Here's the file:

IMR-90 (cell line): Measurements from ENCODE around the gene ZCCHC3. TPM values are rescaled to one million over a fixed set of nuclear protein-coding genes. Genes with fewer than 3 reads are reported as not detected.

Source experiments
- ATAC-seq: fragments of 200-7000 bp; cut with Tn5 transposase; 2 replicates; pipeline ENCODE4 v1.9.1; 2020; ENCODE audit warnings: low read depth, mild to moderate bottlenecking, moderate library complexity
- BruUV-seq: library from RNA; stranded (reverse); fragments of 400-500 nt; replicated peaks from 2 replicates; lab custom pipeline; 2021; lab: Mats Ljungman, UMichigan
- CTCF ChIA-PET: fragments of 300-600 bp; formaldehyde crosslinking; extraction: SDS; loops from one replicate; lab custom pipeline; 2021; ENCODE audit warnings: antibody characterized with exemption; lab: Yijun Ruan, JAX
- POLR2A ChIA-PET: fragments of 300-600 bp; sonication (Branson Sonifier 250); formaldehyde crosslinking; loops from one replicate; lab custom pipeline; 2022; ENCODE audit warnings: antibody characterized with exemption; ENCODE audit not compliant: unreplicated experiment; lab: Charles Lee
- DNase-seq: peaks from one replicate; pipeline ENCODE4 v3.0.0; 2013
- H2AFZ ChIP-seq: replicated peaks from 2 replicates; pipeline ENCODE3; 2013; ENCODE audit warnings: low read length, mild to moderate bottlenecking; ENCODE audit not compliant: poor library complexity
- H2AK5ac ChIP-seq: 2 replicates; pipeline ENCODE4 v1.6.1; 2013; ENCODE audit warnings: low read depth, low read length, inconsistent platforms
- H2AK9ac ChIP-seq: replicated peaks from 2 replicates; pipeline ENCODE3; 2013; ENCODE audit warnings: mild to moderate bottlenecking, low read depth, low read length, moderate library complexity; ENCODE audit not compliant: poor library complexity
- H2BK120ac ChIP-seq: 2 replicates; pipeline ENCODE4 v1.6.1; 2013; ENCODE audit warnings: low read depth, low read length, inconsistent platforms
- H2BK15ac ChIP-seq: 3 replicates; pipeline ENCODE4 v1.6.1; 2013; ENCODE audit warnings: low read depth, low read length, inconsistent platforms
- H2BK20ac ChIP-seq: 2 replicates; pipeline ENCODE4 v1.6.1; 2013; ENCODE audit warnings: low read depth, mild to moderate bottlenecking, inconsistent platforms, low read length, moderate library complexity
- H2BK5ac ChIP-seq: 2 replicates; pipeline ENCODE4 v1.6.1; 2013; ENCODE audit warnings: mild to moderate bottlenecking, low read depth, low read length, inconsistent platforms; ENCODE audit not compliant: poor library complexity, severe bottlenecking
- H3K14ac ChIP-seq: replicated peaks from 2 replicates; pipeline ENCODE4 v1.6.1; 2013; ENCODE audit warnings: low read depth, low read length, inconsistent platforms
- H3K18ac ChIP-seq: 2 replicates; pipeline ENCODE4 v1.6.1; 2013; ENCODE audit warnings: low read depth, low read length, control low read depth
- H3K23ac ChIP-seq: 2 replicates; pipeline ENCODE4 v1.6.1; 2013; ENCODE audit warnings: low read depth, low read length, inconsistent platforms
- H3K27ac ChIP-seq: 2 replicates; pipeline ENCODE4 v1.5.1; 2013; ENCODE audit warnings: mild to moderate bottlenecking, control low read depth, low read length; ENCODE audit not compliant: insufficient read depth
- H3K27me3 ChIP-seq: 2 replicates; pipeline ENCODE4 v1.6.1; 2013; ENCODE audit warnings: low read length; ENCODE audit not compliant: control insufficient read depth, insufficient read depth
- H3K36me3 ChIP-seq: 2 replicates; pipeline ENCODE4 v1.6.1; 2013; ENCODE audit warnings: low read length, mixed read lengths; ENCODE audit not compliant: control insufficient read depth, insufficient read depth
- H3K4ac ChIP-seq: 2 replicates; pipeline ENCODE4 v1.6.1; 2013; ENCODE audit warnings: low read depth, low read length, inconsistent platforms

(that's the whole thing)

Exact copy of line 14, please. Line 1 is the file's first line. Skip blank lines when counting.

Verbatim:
- H2BK5ac ChIP-seq: 2 replicates; pipeline ENCODE4 v1.6.1; 2013; ENCODE audit warnings: mild to moderate bottlenecking, low read depth, low read length, inconsistent platforms; ENCODE audit not compliant: poor library complexity, severe bottlenecking